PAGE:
August 26, 2011
The Wall Street Journal
Bloomberg to Snap Up BNA
Million Deal Furthers Publisher's Push Into Legal Research Business.
The deal, announced Thursday for $39.50 a share in cash, is Bloomberg's largest-ever acquisition and is aimed primarily at bolstering the company's recent entry into the market for electronic legal research.
Bloomberg said it expects the transaction to close in 2011, though it still has to be approved by current and former BNA employees, who own the Arlington, Va., company.
Bloomberg LP, whose headquarters are shown above, center, has been looking to diversify its business.
Over the past couple of years, Bloomberg has made an aggressive push into the legal research arena, hiring a stable of lawyers to develop a product that organizes cases, laws and other information for lawyers. To make inroads against Thomson Reuters Corp.'s WestLaw and Reed Elsevier's LexisNexis, the two services that dominate the sector, Bloomberg offered prominent law firms and law schools free trials and a simpler pricing structure.
Bloomberg's venture into law is part of a broader company initiative launched three years ago to un-tether the company from its core subscription service that feeds financial data, news and analytics to Wall Street professionals for about $20,000 a year. At the time, the onset of the economic downturn was threatening demand for the product, which accounted for 90% of the company's revenue, although terminal subscriptions have since picked up and reached a record 300,000 earlier this year.
Bloomberg has launched a series of products including Bloomberg Government, a service that helps lobbyists and others track and analyze the impact of government policy on business, as well as a statistical-analysis service for the sports industry. Bloomberg also acquired BusinessWeek magazine, since renamed Bloomberg Businessweek, in 2009 in part to expose more consumers to its news products.
Bloomberg's move to become less dependent on the core product has not gone as quickly or smoothly as some analysts expected. Douglas B Taylor, managing partner of market-data research and consulting firm Burton-Taylor International Consulting LLC, estimates after Bloomberg launched its diversification efforts, the percentage of revenue coming from the core financial product declined to as low as 83% from over 90%. "So they were actually chipping away," Mr. Taylor said.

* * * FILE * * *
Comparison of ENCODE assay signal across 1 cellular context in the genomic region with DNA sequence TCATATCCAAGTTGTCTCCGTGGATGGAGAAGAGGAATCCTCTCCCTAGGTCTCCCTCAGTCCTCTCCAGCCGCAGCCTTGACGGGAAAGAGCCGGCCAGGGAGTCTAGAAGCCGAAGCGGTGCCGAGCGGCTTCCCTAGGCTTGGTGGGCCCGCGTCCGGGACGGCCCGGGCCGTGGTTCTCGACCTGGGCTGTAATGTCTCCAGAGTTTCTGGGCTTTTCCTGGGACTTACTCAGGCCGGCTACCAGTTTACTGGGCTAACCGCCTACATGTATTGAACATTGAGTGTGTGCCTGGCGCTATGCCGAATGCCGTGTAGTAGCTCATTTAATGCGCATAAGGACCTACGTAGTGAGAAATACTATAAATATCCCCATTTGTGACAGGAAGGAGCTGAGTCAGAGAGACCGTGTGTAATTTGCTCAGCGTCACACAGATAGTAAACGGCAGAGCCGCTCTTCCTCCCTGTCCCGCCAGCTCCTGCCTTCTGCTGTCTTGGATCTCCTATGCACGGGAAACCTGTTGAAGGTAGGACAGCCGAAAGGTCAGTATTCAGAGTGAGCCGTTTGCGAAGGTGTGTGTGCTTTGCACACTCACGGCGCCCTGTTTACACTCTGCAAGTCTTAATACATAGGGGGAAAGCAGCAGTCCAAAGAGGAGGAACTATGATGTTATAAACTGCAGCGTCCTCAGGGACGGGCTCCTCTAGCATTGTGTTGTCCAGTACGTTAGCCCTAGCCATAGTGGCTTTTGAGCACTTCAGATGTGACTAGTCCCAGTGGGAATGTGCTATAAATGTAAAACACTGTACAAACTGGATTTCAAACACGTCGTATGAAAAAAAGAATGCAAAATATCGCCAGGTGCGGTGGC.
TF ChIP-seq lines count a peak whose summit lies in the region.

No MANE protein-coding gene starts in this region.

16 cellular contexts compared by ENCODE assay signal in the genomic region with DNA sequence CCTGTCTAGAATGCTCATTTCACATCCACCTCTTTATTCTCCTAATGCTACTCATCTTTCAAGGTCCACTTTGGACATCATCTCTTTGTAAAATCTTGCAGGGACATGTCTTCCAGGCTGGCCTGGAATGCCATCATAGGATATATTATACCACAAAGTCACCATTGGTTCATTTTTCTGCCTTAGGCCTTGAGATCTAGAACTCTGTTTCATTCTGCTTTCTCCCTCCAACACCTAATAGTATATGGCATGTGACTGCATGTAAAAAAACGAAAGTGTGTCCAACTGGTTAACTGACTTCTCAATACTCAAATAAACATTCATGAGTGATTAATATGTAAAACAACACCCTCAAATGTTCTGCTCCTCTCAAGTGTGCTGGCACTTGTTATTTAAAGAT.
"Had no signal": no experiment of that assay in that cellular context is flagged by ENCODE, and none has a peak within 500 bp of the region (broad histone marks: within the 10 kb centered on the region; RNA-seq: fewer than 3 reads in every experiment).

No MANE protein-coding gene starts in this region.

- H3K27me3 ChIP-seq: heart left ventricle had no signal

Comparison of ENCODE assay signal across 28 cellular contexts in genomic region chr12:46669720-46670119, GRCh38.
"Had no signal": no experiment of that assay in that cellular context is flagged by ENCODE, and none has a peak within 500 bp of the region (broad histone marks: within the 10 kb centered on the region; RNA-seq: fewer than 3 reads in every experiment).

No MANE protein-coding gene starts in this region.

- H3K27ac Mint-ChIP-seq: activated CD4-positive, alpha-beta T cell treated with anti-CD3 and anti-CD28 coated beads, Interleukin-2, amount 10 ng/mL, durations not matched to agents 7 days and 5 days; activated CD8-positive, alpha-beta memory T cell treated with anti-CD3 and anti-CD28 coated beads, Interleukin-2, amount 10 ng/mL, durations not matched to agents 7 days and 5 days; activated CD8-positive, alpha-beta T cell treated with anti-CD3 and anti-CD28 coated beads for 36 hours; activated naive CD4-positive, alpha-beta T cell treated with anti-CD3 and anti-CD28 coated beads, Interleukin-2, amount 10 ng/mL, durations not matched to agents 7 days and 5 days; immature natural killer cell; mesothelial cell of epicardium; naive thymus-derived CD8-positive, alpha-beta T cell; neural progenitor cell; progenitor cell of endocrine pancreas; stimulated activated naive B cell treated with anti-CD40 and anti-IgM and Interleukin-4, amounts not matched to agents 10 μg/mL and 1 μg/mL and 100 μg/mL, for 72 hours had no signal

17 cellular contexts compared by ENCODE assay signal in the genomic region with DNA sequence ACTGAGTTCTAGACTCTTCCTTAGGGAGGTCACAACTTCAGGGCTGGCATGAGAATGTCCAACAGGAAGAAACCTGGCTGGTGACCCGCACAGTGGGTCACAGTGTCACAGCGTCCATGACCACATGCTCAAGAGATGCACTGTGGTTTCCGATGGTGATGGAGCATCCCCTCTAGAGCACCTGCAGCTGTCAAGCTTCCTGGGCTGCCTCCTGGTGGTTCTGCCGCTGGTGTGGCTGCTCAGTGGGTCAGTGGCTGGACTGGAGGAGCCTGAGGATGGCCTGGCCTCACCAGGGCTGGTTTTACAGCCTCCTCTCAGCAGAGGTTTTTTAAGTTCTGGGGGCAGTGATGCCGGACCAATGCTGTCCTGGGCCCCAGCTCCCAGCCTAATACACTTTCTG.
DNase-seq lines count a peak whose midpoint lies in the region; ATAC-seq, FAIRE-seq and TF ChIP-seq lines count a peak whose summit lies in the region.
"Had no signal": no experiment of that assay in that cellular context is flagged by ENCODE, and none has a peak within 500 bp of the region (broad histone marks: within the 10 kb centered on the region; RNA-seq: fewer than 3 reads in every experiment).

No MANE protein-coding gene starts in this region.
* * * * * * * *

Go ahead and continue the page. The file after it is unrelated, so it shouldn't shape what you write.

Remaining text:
But more recently, that percentage has ticked back up to over 85% of the company's $7 billion in annual revenue, indicating some of Bloomberg's ancillary products might not be growing as quickly as Bloomberg hoped, Mr. Taylor said.
Overall revenue at Bloomberg increased 10% last year.
By acquiring BNA, or Bureau of National Affairs Inc., Bloomberg is redoubling its efforts to unseat Thomson Reuters and Reed Elsevier, and carve out a significant piece of the legal-research market. Founded in 1929, BNA has more than 600 reporters, lawyers and editors who publish legal, tax and regulatory research and analysis. BNA reported net income of $27.6 million on $331 million in revenue in 2010.
Bloomberg executives said that the acquisition will strengthen the company's legal offerings by pairing Bloomberg Law with BNA's legal, tax and regulatory content. Executives also said the deal will bolster Bloomberg's coverage of other issues such as labor and employment, healthcare and telecommunications.
"BNA's employees have built a superior franchise and we are enthusiastic about a Bloomberg-BNA combination that will deliver more premium content to our professional audiences," said Dan Doctoroff, CEO and President of Bloomberg, in a release. "BNA research and analysis will make Bloomberg's products even more valuable, and BNA would benefit from our data and technology expertise."
Bloomberg said it will operate BNA as a standalone subsidiary.
Evercore Partners advised BNA on the deal.
Bloomberg said the tender offer is expected to commence by Sept. 8 and that the acquisition is dependent on at least a majority of BNA's Class A shareholders tendering their shares.
by Russell Adams
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